Figure S1: Mass spectrometry to quantitate antibody modifications with TCO or biotin for anti-HER2 antibody. TCO and biotin loadings on the anti-HER2 antibody were determined by MALDI-TOF mass spectrometry based on changes in molecular weight. a, Representative molecular weight/ioniziation (M/z) histograms for the unmodified anti-HER2 antibody, and following reaction with 1000-fold excess of TCO-NHS. The singly ionised peak (z=1) has an average molecular weight of ~148,000 dalton for the unmodified antibody, with a doubly ionised peak (z=2) also detectable at ~75,000 dalton. The approximately 3500 dalton change in molecular weight with addition of the TCO corresponds to ~23 TCO/antibody based on 152.2 dalton mass added. b, Merged data for TCO and biotin modifications to the anti-HER2 antibody. Biotin valencies were determined based on 226.1 dalton mass added. Average molecular weight and data merges were performed using MatLab.
Figure S2: Mass spectrometry to quantitate antibody modifications with TCO or biotin for other antibodies. A similar analysis to Supplementary Fig. S1 was perfomed for the a, TCO and biotin modifications of the anti-EpCAM antibody and b, TCO modification of the anti-EGFR, control, anti-CD45, and anti-Mucin1 antibodies. The anti-EpCAM antibody and -EGFR antibody (at high TCO loadings) did not ionise well, resulting in histograms with significantly more noise.
Figure S3: Correlation of TCO and biotin valencies between the MALDI-MS measurements and functional assays. a, TCO valencies correlated well between mass measurements and functional assays performed using at Tz-fluorophore (VT680) for each of the antibodies tested. However, the functional values were considerably lower than the mass values, presumably because certain TCO sites could not be accessed or due to physical interaction between the large, highly-charged VT680 molecules. b, Similar results were obtained for biotin valencies, this time where the functional metric was avidin binding using the HABA assay. TCO and biotin valencies used throughout the text reflect the MALDI-MS results so that the TCO and biotin species can be compared directly.
Figure S4: Effect of TCO loading on antibody affinity and background nanoparticle adhesion. a, Modification of the anti-HER2 antibody with TCO had negligible effect on binding affinity at low loadings, consistently exhibiting a KD = ~1–2 nM up to approximately 10 TCO/Ab. Affinity decreased by approximately 3-fold at 23 TCO/Ab (KD = ~4 nM) and 10-fold at 30 TCO/Ab (KD = ~10 nM). These results also indicate that antibody binding is saturated at the concentration employed for cell labelling studies (10 μg/mL, or ~67 nM). b, Modification of the anti-HER2 antibody with TCO did not affect the level of MFNP binding to control NIH/3T3 fibroblast cells under the BOND-2 scheme. This result demonstrates that the TCO does not make the antibody more “sticky” to cells, even at high TCO loadings, and further confirms the specificity of the BOND-2 technique. Fluorescence values are comparable to controls for HER2-positive SK-BR-3 cells (see Fig. 2).
Figure S5: Diagnostic magnetic resonance detection of the different nanoparticle targeting strategies. (a) Magnetic resonance detection sensitivity for cancer cells based on HER2. BOND-2 outperformed the other approaches, with a detection threshold of approximately 200 cells in comparison to > 1000 cells for direct immuno-conjugates. (b) Detection thresholds for each technique, which was determined based on the number of cells required to register a 2.5% change in transverse relaxation time (T2). Note that using more magnetic nanoparticles can significantly improve detection thresholds to near single cell levels6.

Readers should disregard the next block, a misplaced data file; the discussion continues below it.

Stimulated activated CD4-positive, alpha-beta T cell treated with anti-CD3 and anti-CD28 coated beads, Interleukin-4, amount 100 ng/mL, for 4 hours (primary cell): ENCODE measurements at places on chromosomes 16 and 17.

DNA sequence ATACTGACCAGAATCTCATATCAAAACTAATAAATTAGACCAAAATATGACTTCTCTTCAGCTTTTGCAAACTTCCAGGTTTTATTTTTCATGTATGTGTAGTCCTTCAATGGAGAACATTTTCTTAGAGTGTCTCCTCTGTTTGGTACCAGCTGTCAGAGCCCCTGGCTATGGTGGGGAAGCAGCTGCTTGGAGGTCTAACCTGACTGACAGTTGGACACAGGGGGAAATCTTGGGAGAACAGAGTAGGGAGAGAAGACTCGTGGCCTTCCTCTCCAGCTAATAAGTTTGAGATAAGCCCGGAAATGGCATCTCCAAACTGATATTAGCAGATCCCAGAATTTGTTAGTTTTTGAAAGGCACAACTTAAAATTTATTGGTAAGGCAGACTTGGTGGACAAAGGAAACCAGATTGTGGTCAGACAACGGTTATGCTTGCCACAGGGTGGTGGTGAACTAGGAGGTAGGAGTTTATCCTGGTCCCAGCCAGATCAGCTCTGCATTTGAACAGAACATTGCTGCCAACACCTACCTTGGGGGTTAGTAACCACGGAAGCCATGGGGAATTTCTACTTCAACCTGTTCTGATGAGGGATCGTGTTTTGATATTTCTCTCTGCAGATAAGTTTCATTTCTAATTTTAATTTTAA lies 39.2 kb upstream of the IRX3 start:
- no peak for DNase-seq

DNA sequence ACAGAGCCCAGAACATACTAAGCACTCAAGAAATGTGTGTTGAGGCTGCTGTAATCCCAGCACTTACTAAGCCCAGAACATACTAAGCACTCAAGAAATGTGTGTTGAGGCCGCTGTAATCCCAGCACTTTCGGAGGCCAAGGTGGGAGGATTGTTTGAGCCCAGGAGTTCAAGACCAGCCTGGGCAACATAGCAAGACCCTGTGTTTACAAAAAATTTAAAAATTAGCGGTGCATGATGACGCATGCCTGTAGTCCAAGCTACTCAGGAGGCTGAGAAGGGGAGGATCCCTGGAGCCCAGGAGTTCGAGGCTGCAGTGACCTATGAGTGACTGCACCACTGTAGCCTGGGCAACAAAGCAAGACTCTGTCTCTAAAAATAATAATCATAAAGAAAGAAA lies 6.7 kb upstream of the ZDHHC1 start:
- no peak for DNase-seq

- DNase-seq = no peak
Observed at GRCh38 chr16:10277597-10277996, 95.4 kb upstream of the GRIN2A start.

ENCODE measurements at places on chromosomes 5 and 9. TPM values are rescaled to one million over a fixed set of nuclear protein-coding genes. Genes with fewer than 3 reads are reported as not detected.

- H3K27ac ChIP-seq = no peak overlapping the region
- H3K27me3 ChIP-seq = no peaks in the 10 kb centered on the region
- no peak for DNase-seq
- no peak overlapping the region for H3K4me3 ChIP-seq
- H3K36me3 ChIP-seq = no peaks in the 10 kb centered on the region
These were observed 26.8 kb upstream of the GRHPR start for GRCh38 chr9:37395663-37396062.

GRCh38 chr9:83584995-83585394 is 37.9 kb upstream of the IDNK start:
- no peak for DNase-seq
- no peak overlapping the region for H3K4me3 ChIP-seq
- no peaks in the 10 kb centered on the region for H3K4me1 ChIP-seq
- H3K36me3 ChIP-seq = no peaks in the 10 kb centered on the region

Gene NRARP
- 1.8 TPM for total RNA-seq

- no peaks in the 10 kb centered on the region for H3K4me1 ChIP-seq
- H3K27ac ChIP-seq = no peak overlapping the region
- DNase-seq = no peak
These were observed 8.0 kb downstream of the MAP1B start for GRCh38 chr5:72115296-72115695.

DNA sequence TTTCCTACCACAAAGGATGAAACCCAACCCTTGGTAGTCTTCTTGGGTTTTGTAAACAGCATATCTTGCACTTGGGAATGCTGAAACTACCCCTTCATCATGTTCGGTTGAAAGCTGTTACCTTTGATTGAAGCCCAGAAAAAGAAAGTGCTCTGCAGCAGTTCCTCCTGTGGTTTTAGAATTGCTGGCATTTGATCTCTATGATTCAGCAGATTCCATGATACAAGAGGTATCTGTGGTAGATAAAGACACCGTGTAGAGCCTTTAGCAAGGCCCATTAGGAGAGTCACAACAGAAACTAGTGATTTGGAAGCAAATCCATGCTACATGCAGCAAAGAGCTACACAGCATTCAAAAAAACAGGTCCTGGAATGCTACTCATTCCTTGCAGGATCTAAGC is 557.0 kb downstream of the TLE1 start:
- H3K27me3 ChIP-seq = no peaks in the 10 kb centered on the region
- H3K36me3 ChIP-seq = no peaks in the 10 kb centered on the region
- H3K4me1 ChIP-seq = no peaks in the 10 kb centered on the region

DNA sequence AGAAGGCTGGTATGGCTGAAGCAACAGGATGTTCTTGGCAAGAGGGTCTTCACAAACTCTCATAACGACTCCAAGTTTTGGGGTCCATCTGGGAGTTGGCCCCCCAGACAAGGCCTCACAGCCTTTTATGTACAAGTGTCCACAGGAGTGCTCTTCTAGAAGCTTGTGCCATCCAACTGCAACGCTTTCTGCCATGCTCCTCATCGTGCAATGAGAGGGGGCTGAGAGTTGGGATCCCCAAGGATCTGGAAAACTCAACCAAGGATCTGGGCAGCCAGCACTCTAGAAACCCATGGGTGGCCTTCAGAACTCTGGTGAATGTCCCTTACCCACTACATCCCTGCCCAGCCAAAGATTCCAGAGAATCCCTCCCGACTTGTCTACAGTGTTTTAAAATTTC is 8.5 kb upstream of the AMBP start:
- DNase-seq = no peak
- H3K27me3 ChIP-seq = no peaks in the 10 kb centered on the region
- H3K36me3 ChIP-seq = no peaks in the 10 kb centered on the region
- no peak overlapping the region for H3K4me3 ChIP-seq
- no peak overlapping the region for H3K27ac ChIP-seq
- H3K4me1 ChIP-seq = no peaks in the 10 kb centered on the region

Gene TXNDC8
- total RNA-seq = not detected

Figure S6: Magnetic resonance imaging of the different nanoparticle targeting strategies. Magnetic resonance imaging of targeted cells. Cancer (SK-BR-3) and normal (NIH/3T3) cells were labelled using the different targeting strategies and imaged by a magnetic resonance scanner (4.7 T; Bruker Pharmascan). Consistent with fluorescence and diagnostic magnetic resonance measurements, BOND-2 yielded the most pronounced T2 changes due to higher nanoparticle binding. Prior to imaging, labelled cells (106) were lysed and embedded in agar.
Supplementary Table S1: Biomarker expression levels for the cell lines used for magnetic resonance profiling (Fig. 4). The number of biomarkers per cell was determined by flow cytometry using fluorescent antibody staining and calibration beads (see Supplementary Methods).
The authors gratefully acknowledge N. Sergeyev for synthesizing CLIO and C. Wang for assistance with MALDI-TOF measurements. We especially thank G. Thurber, M. Pittet, F. Swirski and M. Nahrendorf for their many helpful suggestions. We also thank Y. Fisher-Jeffes for reviewing the manuscript. This work was funded in part by NCI grant P50CA86355 and RO1 EB004626.
Author contributionsJ.B.H. designed and performed the experiments, analysed the data and wrote the manuscript. N.K.D. and S.A.H. developed and synthesized the bioorthogonal chemistries. H.L. performed the magnetic resonance measurements. R.W. provided overall guidance, designed experiments, reviewed the data and wrote the manuscript. All authors discussed the results and commented on the manuscript.
The authors declare no competing financial interests. Supplementary information accompanies this paper at www.nature.com/naturenanotechnology. Reprints and permission information is available online at http://npg.nature.com/reprintsandpermissions/.